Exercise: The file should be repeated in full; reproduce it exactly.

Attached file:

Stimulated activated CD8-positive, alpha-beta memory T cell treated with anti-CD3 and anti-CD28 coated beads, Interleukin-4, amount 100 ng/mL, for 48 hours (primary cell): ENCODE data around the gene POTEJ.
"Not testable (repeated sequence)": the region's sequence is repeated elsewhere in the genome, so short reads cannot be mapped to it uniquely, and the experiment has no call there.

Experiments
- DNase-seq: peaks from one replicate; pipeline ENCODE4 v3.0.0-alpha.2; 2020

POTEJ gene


Stimulated activated CD8-positive, alpha-beta memory T cell treated with anti-CD3 and anti-CD28 coated beads, Interleukin-4, amount 100 ng/mL, for 48 hours (primary cell): ENCODE data around the gene POTEJ.
"Not testable (repeated sequence)": the region's sequence is repeated elsewhere in the genome, so short reads cannot be mapped to it uniquely, and the experiment has no call there.

Experiments
- DNase-seq: peaks from one replicate; pipeline ENCODE4 v3.0.0-alpha.2; 2020

POTEJ gene